“At the annual meeting of the Skaneateles Village Improvement Association held on Saturday, Dr. Stephen Smith of New York addressed the meeting, giving an instructive talk touching upon many things of interest to the residents of Skaneateles. One thing particularly was to sprinkle the streets with petroleum, especially Main street, where the cars make so much dust rushing the way they do at such a rapid rate. They make it almost impossible for housekeepers on that street to keep their or doors open, without the dust pouring into the house.”
— Syracuse Herald, August, 1907
Stephen Smith (1823-1922) was born in Skaneateles and went on to become a surgeon and a champion of public health, leading the establishment of the Metropolitan Board of Health in New York City in 1866. He wrote of the conditions that prompted his crusade:
“Nuisances dangerous to life and detrimental to health existed everywhere. Large areas were undrained, giving rise to miasmatic fevers in the Autumn. The cobble-stone paved streets were lined and littered with garbage. Small butcher shops were in every section, requiring herds of cattle, sheep and hogs to be driven through the streets; the scavenger’s cart, loaded with filth, filled the night airs with suffocating odors; the river front was lined with fat melting and other offensive industries. Life in the streets, now made perilous by the automobile, was then even more endangered by stray cattle made furious by the hooting, chasing mob.”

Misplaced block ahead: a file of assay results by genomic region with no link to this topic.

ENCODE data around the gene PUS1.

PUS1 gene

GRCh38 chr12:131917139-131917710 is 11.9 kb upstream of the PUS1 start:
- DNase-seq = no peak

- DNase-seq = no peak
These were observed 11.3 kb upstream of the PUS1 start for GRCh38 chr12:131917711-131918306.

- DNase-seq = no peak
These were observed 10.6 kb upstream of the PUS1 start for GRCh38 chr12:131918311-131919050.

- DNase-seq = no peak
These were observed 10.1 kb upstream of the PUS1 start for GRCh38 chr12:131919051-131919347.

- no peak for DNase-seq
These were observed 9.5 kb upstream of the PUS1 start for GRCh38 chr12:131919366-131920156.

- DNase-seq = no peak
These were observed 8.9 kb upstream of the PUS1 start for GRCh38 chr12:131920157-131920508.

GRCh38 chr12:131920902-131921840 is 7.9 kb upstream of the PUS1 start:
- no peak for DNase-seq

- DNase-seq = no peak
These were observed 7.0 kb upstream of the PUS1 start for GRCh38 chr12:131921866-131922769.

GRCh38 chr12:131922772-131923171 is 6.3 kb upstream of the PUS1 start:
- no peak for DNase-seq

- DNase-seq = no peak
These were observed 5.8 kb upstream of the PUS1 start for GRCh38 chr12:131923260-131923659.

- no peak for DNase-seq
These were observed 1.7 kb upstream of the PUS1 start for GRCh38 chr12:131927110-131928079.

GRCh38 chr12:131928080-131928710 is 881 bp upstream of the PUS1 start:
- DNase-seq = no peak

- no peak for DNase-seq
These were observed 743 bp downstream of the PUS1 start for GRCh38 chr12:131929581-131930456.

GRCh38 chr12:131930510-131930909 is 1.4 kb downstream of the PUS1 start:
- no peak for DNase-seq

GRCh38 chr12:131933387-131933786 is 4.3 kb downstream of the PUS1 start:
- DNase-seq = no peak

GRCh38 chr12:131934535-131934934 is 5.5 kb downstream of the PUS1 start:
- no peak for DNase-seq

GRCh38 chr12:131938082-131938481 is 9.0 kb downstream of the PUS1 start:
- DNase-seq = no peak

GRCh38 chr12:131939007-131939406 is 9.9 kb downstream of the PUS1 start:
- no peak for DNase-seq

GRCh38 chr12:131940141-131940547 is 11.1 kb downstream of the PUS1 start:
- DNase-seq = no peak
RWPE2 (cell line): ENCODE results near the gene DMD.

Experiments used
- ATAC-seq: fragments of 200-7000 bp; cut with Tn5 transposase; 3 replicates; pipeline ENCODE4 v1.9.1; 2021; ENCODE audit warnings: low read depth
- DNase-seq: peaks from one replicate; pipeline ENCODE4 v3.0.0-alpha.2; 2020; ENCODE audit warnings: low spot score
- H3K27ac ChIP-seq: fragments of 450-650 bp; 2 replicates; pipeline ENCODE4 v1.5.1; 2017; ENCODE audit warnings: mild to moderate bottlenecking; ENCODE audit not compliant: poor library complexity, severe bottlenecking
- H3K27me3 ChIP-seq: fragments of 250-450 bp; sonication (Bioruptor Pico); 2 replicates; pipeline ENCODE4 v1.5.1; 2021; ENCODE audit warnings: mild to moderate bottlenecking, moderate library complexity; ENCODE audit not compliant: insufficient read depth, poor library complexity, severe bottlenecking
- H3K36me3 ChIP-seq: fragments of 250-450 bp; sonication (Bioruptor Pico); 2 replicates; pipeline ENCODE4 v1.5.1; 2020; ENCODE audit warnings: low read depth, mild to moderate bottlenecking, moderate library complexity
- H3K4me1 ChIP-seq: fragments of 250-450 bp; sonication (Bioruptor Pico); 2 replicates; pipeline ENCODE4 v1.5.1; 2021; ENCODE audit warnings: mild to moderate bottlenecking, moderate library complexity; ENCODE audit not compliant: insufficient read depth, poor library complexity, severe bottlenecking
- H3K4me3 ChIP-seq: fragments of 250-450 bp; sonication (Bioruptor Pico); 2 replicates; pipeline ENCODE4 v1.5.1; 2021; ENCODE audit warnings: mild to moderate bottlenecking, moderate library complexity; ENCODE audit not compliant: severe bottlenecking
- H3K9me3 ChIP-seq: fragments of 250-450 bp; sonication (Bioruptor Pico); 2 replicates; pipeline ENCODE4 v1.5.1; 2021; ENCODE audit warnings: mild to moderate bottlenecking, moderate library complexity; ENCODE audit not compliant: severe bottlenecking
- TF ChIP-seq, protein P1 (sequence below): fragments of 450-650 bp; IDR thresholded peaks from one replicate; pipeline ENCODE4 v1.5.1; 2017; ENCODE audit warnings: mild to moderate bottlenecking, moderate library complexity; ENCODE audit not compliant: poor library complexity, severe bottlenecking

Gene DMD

Smith died just a few months short of his 100th birthday and left a cleaner world behind him; he is buried in Lake View Cemetery.